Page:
Friday, August 19, 2005

Gaps, gaps everywhere

If the BBC is to be believed, the UK is rife with "gaps".

Today we find out that the newly proposed ban on smoking, or more accurately the exemptions that might be written into the ban, will widen the "health gap". This is the same "health inequality gap" that we were told a week ago is already widening even without a ban on smoking. This is not to be confused with the "education gap" we heard about 3 weeks ago, although it is probably the very same "rich" people in good health that are also disturbingly high academic achievers. (If only the rich were a little more sick and a little less smart, that "gap" would go away and the Beeb could breath a little easier. ) I'm guessing that this "education gap" is somehow related to the "black pupil exclusion gap" we heard about in March and which sees more black kids than white kids kicked out of school. (The obvious solution to this gap problem: kick more white kids out of school). All of this, of course, will undoubtedly be exacerbated by the increasing use of the Internet, which, we were told on Tuesday, could widen the "wealth gap" by making it easier for people to find just the kind of neighborhood they want (don't've got to read it.) Earlier in June the Beeb combined the themes of an education gap and a wealth gap to come up with the "graduate earnings gap" which, you'll surely be happy to know (unless you are a graduate), is apparently not as wide as it might have been. And, speaking of graduates, although not enough of them are learning French and German, resulting in a "language gap", at least one university is doing its best to eliminate the nefarious "dental gap" that Norfolk (presumably and most especially Norfolk's poor, given the education, wealth, and health gaps) is suffering under.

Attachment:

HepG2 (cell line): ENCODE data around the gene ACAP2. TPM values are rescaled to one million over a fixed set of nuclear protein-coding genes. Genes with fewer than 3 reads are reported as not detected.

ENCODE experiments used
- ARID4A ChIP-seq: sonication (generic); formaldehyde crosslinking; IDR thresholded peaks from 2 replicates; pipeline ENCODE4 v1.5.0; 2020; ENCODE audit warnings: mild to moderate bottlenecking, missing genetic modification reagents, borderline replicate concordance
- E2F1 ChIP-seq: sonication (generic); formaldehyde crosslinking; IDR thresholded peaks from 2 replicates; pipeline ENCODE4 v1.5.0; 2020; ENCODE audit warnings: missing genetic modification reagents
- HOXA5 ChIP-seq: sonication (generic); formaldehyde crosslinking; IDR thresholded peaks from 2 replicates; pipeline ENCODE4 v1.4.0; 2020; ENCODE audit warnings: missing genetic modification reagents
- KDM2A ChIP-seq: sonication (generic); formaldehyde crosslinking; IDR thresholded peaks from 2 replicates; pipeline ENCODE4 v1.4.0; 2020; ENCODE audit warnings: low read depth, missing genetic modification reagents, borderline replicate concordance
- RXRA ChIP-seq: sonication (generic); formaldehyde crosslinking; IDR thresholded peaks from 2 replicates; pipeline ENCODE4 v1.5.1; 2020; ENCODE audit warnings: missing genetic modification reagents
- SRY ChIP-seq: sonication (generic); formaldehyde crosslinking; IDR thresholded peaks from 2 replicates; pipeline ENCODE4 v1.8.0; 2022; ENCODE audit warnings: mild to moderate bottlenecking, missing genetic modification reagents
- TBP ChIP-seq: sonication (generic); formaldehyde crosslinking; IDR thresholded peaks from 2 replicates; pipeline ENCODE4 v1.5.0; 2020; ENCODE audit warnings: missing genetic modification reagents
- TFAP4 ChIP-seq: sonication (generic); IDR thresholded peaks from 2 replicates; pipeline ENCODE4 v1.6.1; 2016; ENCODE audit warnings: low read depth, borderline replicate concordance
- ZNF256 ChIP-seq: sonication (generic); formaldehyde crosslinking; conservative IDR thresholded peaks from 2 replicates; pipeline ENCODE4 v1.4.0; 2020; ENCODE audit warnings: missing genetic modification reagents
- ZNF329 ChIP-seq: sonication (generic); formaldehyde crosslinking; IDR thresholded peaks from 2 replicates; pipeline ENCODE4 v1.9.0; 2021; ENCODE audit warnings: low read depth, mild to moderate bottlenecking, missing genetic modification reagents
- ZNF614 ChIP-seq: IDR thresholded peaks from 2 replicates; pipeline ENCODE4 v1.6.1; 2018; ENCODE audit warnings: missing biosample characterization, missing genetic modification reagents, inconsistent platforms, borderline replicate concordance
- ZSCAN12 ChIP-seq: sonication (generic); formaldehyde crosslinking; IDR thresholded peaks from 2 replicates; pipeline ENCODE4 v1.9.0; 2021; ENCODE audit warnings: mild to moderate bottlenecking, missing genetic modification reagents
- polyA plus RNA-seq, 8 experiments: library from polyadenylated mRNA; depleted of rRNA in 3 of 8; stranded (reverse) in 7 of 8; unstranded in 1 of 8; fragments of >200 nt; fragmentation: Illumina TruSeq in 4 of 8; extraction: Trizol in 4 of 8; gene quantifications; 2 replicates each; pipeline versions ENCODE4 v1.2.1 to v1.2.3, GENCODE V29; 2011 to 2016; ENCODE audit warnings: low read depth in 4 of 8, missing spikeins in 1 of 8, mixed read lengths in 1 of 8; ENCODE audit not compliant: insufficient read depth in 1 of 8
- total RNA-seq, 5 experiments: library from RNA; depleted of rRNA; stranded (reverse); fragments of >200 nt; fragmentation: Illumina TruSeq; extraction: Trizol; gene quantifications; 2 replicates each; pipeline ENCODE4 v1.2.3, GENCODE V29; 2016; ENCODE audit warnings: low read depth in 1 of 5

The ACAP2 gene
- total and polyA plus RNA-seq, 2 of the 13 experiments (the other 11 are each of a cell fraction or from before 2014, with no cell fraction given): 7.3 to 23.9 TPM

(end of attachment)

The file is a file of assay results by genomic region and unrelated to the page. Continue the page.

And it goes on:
The BBC's quest for a fully egalitarian UK in all measures of life continues unabated.


Anonymous Mark said...

Re: the "wealth gap" article

I don't see the logic in this. Making information available is a bad thing?? You know, assuming that poor people have public access to the Internet (like they do in the U.S. in our public libraries), poor people could look up the same stats and make up their own minds as well about where they want to live. What would the Beeb think about that?

Re: "graduate earnings gap"

There's been talk in the U.S., particularly from liberal groups, that the recent recession hit those who were university educated pretty hard. An interesting trend developed that made a university education sound more like a trade-off. People with college degrees still have earned more than those without one, but if they were laid off, they were out of work for a longer period of time than someone with just a high school education. People with just high school educations were out of work more frequently than those with college degrees, but found new jobs more quickly than their university educated counterparts.

It definitely seems that a university education, while still something that is more valued than a high school diploma among employers, has been devalued some over the last 4 years.

In any case, as you say with the BBC, some people fancy the idea of being able to control outcomes so that everyone is "equal". I call it a form of fanciful denial.

11:49 AM  

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